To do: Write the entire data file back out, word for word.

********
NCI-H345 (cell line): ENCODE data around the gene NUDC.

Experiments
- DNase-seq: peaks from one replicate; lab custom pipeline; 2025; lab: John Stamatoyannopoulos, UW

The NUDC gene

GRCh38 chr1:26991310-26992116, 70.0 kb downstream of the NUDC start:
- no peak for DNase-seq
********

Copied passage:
NCI-H345 (cell line): ENCODE data around the gene NUDC.

Experiments
- DNase-seq: peaks from one replicate; lab custom pipeline; 2025; lab: John Stamatoyannopoulos, UW

The NUDC gene

GRCh38 chr1:26991310-26992116, 70.0 kb downstream of the NUDC start:
- no peak for DNase-seq